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10 Technology Lessons Every School Should Teach

According to the Center for Digital Education, schools spent nearly $20 billion in the last two years on technology costs, and with the increasing acceptance of tools like iPads or other tablets in the classroom, that figure should only continue to grow in the coming years ahead. But aside from simply having the right equipment and instructing children in basic technology usage, what else should educational institutions be teaching kids about technology, starting as early as kindergarten? Here are 10 essential technology lessons every school should teach – in many ways, our children can’t afford to leave school without learning all of the below:

  1. Online Etiquette – Perhaps just as important as table manners and other social graces, teaching kids how to act online is one crucially important way that schools can reinforce the lessons parents should be teaching at home. For those interested in learning more, we dive further into these concepts for kids of all ages (and adults) in our book Netiquette Essentials.
  2. Privacy and Safety – As a major concern for parents as well as the federal government, keeping kids safe online and their information private will remain a top priority, and should be for schools too. While online platforms and the corporations behind them all need to act appropriately as well, it’s even more important that kids be taught now how and what they can share online without divulging or losing their precious data.
  3. Permanence of Information – It has been previously stated that any information disseminated online is permanent: The need to keep revisiting this topic is because of its importance. The fact is that information can be used against kids and will be if they’re not careful. Above all else, kids need to realize they can’t take something back online, even if they put it out there in a moment of haste.
  4. Digital Citizenship – Technology can be used as a force for good, and Digital Citizenship is all about empowering kids to use it as such by acting appropriately and spreading positive messages. As previously explained in Section V, Digital Citizenship can be a cornerstone for how Generation Tech takes advantage of technology in their future, both for the benefit of themselves and other digital citizens they interact with. In addition to socializing and communicating online, kids who use technology in more of a philanthropic way will get much greater benefit from their time online.
  5. Texting and Messaging Basics – Texting is perhaps the most popular tech-based activity for tweens and teens, so schools should make sure kids understand the ramifications and effects of these seemingly disposable communiqués. From avoiding overage costs to the consequences of negative or controversial texts, teachers can’t afford to bury their heads in the sand to this ubiquitous young adult activity.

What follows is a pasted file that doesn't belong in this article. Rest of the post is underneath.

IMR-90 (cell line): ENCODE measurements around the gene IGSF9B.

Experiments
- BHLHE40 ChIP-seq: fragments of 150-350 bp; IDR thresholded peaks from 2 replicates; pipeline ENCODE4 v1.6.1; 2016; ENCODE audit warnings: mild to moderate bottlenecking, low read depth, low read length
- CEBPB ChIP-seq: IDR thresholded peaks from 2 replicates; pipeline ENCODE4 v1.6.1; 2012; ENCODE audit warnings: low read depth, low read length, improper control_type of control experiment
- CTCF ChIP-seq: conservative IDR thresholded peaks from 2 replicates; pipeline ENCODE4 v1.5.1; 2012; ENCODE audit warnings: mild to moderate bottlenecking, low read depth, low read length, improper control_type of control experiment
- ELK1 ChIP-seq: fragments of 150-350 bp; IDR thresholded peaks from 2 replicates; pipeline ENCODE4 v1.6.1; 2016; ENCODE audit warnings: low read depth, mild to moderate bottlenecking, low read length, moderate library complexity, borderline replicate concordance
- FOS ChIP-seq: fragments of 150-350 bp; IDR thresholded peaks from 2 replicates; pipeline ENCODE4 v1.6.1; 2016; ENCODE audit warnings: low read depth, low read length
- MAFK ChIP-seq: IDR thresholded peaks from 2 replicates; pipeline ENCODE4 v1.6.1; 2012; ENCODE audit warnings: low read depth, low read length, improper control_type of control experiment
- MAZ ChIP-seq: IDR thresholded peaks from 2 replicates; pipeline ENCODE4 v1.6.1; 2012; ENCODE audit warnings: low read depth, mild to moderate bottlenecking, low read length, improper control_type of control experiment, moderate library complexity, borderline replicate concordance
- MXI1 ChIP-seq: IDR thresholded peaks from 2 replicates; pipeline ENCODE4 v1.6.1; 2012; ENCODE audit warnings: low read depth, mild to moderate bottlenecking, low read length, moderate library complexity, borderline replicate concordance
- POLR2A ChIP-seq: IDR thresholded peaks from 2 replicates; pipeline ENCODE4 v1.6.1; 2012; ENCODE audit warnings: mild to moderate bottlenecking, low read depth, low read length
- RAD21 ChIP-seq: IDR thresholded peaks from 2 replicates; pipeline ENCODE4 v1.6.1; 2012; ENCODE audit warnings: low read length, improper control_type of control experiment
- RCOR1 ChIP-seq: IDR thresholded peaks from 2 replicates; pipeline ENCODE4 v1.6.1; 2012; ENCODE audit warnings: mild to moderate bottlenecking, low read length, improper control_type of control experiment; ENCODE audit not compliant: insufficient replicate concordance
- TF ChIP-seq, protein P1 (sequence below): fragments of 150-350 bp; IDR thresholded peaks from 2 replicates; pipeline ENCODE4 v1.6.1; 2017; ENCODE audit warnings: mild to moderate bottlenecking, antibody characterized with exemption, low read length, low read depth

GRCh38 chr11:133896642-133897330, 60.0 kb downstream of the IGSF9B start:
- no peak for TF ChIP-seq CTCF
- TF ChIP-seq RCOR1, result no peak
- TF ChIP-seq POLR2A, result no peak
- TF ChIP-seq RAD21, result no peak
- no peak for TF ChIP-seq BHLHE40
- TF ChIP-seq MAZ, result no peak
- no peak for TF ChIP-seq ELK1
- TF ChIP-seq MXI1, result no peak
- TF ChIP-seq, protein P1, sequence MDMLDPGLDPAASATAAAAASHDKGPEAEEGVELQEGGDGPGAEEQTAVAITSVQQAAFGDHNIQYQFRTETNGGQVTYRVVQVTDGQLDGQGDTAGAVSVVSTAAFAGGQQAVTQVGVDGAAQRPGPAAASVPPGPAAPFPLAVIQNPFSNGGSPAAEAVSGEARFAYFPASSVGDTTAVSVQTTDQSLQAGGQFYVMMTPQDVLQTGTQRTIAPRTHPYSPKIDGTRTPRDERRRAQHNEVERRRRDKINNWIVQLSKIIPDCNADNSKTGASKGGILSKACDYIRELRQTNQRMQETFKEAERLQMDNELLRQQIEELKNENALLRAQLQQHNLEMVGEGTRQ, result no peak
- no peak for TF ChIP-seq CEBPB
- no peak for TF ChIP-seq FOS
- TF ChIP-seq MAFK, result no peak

6. Tech Isn’t Everything – While technology has no doubt made life more convenient, few if any are the experts that would argue against the continued importance of real-life interactions and play to the developing adolescent brain. There’s still immense value in reading actual books or tinkering with real-world problems and building physical objects – offline play is more important than online in many cases. However, both prove a nice complement to one another: There’s room for both in children’s lives.
  7. Technology Addiction – Just as with drugs and drinking, there are dangers that kids, teens and even grown-ups can become addicted to certain types of technology, whether it’s a video game, social network or even texting. Schools need to help kids recognize the dangers and warning signs of too much tech and what to do if someone needs help, including providing support, guidance and – if needed – assistance with reaching professional help.
  8. What to Do When Mistakes Are Made – Whether it’s by themselves or through engagement with one of their friends, it’s inevitable that kids will engage in inappropriate conduct or behavior using technology, whether such infractions are intentional or not. Kids need to know what to do when they access a questionable site, observe controversial content and view or participate in online behavior that’s unacceptable. Understanding that mistakes will be made – kids will be kids, after all – and providing appropriate support and guidance is crucial to positive growth and development.
  9. Technology as a Teaching Tool – It’s important that kids don’t feel that technology is a negative aspect of life, or that it’s only to be used as a reward or pleasurable experience. The truth is there are a great many benefits to technology, and kids should be taught them so they don’t have to feel guilty about the role it will continue to play in their life. Those that provide continued learning, education and self-empowerment can easily be highlighted and prized most of all – especially with regard to interactive tools that promote real-world interests and social engagement.
  10. The Value of Technology – Kids are just beginning to experience the impact that technology has on their lives now and will continue to in the future. And  while it remains unseen what kind of innovation there is to come, by educating kids early on – both in the classroom and at home – about the benefits (and potential risks) of technology, it’s more likely that they’ll appreciate its value and truly become responsible digital citizens because of it.
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